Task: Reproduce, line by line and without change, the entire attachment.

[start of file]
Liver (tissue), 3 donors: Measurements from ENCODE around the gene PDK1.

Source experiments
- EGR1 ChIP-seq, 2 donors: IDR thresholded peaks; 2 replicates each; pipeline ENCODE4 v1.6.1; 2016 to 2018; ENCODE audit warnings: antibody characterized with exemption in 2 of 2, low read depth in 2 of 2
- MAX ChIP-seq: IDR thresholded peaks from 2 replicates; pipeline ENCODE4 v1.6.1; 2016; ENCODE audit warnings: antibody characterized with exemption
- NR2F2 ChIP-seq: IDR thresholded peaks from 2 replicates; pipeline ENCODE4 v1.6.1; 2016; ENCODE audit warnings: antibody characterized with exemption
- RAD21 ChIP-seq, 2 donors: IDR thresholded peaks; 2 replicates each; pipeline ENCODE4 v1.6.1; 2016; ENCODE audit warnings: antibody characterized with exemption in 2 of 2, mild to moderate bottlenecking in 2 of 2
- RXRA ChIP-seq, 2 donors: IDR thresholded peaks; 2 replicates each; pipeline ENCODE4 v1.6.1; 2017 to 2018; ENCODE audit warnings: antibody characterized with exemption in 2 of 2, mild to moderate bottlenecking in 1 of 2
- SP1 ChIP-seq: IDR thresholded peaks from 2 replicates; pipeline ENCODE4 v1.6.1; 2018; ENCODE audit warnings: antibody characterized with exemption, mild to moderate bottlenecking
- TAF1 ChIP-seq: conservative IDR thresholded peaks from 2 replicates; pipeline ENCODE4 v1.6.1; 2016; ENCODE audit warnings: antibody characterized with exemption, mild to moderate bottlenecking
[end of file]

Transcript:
Liver (tissue), 3 donors: Measurements from ENCODE around the gene PDK1.

Source experiments
- EGR1 ChIP-seq, 2 donors: IDR thresholded peaks; 2 replicates each; pipeline ENCODE4 v1.6.1; 2016 to 2018; ENCODE audit warnings: antibody characterized with exemption in 2 of 2, low read depth in 2 of 2
- MAX ChIP-seq: IDR thresholded peaks from 2 replicates; pipeline ENCODE4 v1.6.1; 2016; ENCODE audit warnings: antibody characterized with exemption
- NR2F2 ChIP-seq: IDR thresholded peaks from 2 replicates; pipeline ENCODE4 v1.6.1; 2016; ENCODE audit warnings: antibody characterized with exemption
- RAD21 ChIP-seq, 2 donors: IDR thresholded peaks; 2 replicates each; pipeline ENCODE4 v1.6.1; 2016; ENCODE audit warnings: antibody characterized with exemption in 2 of 2, mild to moderate bottlenecking in 2 of 2
- RXRA ChIP-seq, 2 donors: IDR thresholded peaks; 2 replicates each; pipeline ENCODE4 v1.6.1; 2017 to 2018; ENCODE audit warnings: antibody characterized with exemption in 2 of 2, mild to moderate bottlenecking in 1 of 2
- SP1 ChIP-seq: IDR thresholded peaks from 2 replicates; pipeline ENCODE4 v1.6.1; 2018; ENCODE audit warnings: antibody characterized with exemption, mild to moderate bottlenecking
- TAF1 ChIP-seq: conservative IDR thresholded peaks from 2 replicates; pipeline ENCODE4 v1.6.1; 2016; ENCODE audit warnings: antibody characterized with exemption, mild to moderate bottlenecking